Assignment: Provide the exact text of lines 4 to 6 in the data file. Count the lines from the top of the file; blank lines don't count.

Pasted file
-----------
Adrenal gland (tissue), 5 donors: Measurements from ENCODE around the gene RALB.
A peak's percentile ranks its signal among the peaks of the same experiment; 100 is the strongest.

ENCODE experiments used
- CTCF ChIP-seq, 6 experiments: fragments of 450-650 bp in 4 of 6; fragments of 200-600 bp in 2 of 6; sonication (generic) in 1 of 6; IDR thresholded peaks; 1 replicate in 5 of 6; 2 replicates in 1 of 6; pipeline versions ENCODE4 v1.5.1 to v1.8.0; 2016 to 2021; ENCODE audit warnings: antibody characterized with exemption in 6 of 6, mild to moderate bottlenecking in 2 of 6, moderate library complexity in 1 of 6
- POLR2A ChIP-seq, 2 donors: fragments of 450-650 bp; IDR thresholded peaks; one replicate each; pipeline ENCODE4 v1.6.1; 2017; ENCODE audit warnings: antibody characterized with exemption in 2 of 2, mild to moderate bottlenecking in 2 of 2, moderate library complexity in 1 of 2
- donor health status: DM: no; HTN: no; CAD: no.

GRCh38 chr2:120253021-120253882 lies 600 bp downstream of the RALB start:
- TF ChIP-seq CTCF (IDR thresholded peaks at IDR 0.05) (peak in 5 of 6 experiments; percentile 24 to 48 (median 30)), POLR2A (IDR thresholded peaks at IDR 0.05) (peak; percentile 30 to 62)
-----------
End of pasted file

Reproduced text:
- CTCF ChIP-seq, 6 experiments: fragments of 450-650 bp in 4 of 6; fragments of 200-600 bp in 2 of 6; sonication (generic) in 1 of 6; IDR thresholded peaks; 1 replicate in 5 of 6; 2 replicates in 1 of 6; pipeline versions ENCODE4 v1.5.1 to v1.8.0; 2016 to 2021; ENCODE audit warnings: antibody characterized with exemption in 6 of 6, mild to moderate bottlenecking in 2 of 6, moderate library complexity in 1 of 6
- POLR2A ChIP-seq, 2 donors: fragments of 450-650 bp; IDR thresholded peaks; one replicate each; pipeline ENCODE4 v1.6.1; 2017; ENCODE audit warnings: antibody characterized with exemption in 2 of 2, mild to moderate bottlenecking in 2 of 2, moderate library complexity in 1 of 2
- donor health status: DM: no; HTN: no; CAD: no.